When Anthony heard that a friend's two French Bulldogs had parented a litter of five pups, he jumped at the chance to take one. French Bulldogs are an unusual breed in Ireland, and they have a cheeky, cheerful appeal. Anthony knew both parents of the pups to be healthy, good-natured individuals.
e realised that the pups would have an excellent genetic heritage. Anthony's friends live on a rural smallholding, so he also knew that the pups would be well-socialised while young, which is the best start in life that a dog can have. They would be mixing with a busy household of humans, as well as meeting the pigs, chickens, cats, rabbits and working Collies that share their living space.
Anthony went to collect Frankie when he was 10 weeks old: the pup had been weaned from his mother for over a month, and was ready to leave the family home. He settled in well with Anthony, and after just a few days, he was almost fully house trained. Anthony brought him to see me for three reasons: a breed question, a medical issue, and a practical problem. The breed question was simplest: could I confirm that Frankie's short stumpy tail was natural, and not due to being docked?
My answer was simple: tail docking is illegal in Ireland but Anthony had nothing to worry about. French Bulldogs are born with naturally short tails that just happen to look as if they have been cut off (docked).
The medical issue was also something that affected the appearance of Frankie's rear end: he had a large bald patch, the size of a teacup, on the left side of his rump. Some of the other pups in the litter had developed circular bald patches on their heads, and the breeder had asked their vet to have a look.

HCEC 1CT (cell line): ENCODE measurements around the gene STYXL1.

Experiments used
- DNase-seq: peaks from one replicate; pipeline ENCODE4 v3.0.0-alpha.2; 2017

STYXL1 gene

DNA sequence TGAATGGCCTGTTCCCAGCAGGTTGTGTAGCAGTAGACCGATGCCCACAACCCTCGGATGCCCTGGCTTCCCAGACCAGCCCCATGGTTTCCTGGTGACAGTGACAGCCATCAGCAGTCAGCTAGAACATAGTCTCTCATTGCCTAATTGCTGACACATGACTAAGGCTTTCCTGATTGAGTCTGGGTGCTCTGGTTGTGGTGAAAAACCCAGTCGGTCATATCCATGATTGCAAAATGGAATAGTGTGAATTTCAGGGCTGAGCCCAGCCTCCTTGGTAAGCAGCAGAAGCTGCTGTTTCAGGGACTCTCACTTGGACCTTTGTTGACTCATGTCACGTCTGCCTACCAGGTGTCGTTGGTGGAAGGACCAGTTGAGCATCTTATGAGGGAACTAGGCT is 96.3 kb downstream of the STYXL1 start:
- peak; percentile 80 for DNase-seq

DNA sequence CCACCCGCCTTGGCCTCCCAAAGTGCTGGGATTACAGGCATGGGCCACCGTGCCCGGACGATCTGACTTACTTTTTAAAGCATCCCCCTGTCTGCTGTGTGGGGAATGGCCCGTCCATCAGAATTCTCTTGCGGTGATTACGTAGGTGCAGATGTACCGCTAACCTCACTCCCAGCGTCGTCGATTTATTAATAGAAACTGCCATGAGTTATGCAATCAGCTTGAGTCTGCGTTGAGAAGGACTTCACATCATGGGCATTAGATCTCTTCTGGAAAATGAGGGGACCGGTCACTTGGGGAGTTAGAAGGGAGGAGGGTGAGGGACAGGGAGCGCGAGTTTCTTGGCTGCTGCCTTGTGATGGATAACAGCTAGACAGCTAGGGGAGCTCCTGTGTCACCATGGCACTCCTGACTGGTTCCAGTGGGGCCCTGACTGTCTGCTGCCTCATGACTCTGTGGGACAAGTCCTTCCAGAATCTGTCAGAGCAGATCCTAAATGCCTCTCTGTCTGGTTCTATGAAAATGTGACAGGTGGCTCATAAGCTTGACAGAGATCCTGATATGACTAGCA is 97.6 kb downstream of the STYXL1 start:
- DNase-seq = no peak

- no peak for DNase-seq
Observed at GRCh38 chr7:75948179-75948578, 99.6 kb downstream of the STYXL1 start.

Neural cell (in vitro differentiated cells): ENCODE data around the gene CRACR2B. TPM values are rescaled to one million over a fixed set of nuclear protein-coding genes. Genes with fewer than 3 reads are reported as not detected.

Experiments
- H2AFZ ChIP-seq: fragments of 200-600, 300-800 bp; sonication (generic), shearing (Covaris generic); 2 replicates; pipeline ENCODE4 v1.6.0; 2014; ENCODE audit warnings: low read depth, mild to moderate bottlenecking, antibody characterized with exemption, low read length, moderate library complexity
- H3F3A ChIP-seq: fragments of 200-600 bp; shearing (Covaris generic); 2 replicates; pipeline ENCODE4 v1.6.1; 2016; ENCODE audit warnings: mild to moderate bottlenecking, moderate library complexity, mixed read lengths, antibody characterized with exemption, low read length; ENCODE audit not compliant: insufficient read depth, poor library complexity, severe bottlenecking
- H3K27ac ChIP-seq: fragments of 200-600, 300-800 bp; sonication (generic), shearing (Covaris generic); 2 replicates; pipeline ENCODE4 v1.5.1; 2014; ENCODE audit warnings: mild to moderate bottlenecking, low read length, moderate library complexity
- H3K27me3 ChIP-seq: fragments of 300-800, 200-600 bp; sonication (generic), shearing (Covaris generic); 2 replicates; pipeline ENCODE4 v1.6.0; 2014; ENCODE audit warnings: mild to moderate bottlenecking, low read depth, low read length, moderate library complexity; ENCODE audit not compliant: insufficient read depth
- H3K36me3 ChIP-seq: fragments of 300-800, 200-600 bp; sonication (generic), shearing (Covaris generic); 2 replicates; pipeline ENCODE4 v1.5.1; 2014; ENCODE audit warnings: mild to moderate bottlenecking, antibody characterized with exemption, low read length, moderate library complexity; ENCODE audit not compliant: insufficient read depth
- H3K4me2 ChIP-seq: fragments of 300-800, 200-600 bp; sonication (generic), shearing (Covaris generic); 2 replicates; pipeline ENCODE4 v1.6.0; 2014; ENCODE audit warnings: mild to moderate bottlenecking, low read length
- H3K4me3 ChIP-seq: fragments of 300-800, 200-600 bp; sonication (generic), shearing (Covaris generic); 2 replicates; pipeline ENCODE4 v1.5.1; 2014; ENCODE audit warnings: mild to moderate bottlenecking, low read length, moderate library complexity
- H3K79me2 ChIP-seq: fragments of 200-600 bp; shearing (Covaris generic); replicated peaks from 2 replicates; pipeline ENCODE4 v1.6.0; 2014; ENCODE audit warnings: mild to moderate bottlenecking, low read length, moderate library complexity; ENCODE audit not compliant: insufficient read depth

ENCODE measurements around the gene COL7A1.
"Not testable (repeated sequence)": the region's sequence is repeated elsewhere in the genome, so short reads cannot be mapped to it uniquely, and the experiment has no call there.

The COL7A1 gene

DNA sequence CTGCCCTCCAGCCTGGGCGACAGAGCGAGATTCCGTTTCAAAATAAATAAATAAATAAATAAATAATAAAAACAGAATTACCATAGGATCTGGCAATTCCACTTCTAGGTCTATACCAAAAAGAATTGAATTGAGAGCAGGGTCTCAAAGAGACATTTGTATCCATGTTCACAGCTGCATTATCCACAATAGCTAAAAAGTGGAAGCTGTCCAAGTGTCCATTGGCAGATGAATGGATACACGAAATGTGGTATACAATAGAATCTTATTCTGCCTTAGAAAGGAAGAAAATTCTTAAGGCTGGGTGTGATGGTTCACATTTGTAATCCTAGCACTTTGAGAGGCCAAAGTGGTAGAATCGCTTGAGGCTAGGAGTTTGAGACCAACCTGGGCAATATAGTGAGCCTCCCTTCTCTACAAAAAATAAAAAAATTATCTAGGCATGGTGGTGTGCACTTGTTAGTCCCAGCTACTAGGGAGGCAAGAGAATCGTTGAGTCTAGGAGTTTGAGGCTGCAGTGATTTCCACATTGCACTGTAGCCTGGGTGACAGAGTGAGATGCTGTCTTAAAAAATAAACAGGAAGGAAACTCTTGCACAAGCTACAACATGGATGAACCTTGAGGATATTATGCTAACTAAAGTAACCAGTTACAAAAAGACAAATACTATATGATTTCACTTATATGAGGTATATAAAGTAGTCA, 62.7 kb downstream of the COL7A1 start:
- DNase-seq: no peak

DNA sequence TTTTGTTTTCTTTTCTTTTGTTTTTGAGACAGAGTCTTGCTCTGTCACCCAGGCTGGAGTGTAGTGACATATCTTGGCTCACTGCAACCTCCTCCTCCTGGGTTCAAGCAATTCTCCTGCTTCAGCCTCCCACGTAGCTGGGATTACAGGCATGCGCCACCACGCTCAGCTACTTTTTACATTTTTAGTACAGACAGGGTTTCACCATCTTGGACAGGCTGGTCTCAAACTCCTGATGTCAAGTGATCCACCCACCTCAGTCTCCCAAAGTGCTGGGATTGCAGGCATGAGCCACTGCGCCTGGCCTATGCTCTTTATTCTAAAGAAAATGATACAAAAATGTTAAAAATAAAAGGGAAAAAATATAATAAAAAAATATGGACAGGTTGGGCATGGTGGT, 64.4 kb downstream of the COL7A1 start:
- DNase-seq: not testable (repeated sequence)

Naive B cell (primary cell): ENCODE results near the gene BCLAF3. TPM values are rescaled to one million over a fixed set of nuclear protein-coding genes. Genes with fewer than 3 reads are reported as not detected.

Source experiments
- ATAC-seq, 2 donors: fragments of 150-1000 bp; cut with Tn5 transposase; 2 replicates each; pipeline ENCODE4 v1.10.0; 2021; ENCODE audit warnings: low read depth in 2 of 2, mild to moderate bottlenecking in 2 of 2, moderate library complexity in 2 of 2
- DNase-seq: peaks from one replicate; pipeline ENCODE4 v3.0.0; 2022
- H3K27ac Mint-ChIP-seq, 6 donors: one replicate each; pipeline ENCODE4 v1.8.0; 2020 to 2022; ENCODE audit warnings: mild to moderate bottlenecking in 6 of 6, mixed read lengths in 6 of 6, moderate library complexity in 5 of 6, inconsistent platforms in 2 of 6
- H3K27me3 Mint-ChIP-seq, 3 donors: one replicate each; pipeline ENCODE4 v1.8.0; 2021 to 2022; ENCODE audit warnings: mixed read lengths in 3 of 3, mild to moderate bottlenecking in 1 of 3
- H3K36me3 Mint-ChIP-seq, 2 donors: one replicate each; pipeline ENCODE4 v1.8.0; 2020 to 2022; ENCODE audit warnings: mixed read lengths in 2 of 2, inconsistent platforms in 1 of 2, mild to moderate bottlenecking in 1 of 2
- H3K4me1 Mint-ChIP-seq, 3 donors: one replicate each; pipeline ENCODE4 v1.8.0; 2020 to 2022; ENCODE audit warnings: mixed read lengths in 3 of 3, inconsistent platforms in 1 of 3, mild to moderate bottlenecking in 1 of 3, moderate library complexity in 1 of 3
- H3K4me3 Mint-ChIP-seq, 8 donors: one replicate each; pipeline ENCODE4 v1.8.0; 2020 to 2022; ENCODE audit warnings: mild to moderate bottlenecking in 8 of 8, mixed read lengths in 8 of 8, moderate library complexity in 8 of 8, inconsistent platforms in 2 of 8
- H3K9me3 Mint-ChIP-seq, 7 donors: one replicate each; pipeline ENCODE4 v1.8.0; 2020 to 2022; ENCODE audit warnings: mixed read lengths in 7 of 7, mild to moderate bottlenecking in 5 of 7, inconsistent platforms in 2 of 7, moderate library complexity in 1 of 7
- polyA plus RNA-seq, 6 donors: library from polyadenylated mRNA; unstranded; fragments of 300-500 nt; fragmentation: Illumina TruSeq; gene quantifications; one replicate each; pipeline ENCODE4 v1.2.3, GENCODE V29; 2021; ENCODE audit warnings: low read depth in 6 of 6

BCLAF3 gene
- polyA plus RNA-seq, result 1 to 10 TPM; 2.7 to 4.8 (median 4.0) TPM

The reason for the bald areas was simple: the pups had ringworm. This is a fungal skin infection that's rare in city dogs, but in the country, it's easy for dogs to pick it up from farm animals. If a cow has ringworm, infectious spores can be left on fence posts and feeding troughs: if another animal comes along and rubs off the same area, the spores are passed on at the point of contact, and a ringworm infection develops.
In the worst cases, animals can end up completely bald, but the good news is that ringworm can be treated effectively. In the pups' case, they were given a special shampoo once daily: almost immediately, their fur started to grow back. In more severe cases, expensive oral medication is needed.
Frankie is on the mend now, and Anthony doesn't need to give any more baths, but it will take another six weeks until the fur over the bald area has grown to the same length as the surrounding fur. Until then, Frankie's coat will continue to look patchy.
There was a final, practical reason for Anthony to bring Frankie to see me: he wanted to have him microchipped. Rare breeds like French Bulldogs can be valuable, and dog theft is increasingly common. Anthony keeps a close eye on his new pup, never letting him out in the garden on his own, but even so, dognapping is a real risk.
If dogs are microchipped, there's a permanent link to their owner, so that if they go missing - or are stolen - there's a higher chance that they'll be returned home.
Frankie barely noticed as I injected the microchip under his skin, and he's now permanently identifiable as Anthony's pet.
Owner: Anthony Murtagh from Bray
Animal: Frankie, his ten week old French Bulldog puppy
Problem: Frankie has a stumpy tail and a bald patch on his rump